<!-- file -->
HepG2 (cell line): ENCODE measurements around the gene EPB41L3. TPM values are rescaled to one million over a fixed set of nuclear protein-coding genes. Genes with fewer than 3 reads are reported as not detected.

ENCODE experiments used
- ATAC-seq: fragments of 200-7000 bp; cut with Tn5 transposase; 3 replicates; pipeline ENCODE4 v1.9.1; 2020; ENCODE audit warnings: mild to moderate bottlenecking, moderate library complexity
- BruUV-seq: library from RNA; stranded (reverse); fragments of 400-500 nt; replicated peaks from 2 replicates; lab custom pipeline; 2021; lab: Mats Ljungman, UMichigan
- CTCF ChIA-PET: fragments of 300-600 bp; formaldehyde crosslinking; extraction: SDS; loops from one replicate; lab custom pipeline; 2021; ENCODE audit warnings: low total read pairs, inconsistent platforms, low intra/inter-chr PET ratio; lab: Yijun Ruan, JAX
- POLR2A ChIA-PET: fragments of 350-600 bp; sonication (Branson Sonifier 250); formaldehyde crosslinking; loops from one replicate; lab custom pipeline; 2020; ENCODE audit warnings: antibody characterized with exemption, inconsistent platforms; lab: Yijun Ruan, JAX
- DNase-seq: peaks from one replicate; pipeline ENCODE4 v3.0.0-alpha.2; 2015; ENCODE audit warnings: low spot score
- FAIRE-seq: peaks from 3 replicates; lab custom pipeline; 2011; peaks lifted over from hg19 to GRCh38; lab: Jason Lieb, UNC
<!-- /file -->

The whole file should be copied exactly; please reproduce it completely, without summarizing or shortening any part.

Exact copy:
HepG2 (cell line): ENCODE measurements around the gene EPB41L3. TPM values are rescaled to one million over a fixed set of nuclear protein-coding genes. Genes with fewer than 3 reads are reported as not detected.

ENCODE experiments used
- ATAC-seq: fragments of 200-7000 bp; cut with Tn5 transposase; 3 replicates; pipeline ENCODE4 v1.9.1; 2020; ENCODE audit warnings: mild to moderate bottlenecking, moderate library complexity
- BruUV-seq: library from RNA; stranded (reverse); fragments of 400-500 nt; replicated peaks from 2 replicates; lab custom pipeline; 2021; lab: Mats Ljungman, UMichigan
- CTCF ChIA-PET: fragments of 300-600 bp; formaldehyde crosslinking; extraction: SDS; loops from one replicate; lab custom pipeline; 2021; ENCODE audit warnings: low total read pairs, inconsistent platforms, low intra/inter-chr PET ratio; lab: Yijun Ruan, JAX
- POLR2A ChIA-PET: fragments of 350-600 bp; sonication (Branson Sonifier 250); formaldehyde crosslinking; loops from one replicate; lab custom pipeline; 2020; ENCODE audit warnings: antibody characterized with exemption, inconsistent platforms; lab: Yijun Ruan, JAX
- DNase-seq: peaks from one replicate; pipeline ENCODE4 v3.0.0-alpha.2; 2015; ENCODE audit warnings: low spot score
- FAIRE-seq: peaks from 3 replicates; lab custom pipeline; 2011; peaks lifted over from hg19 to GRCh38; lab: Jason Lieb, UNC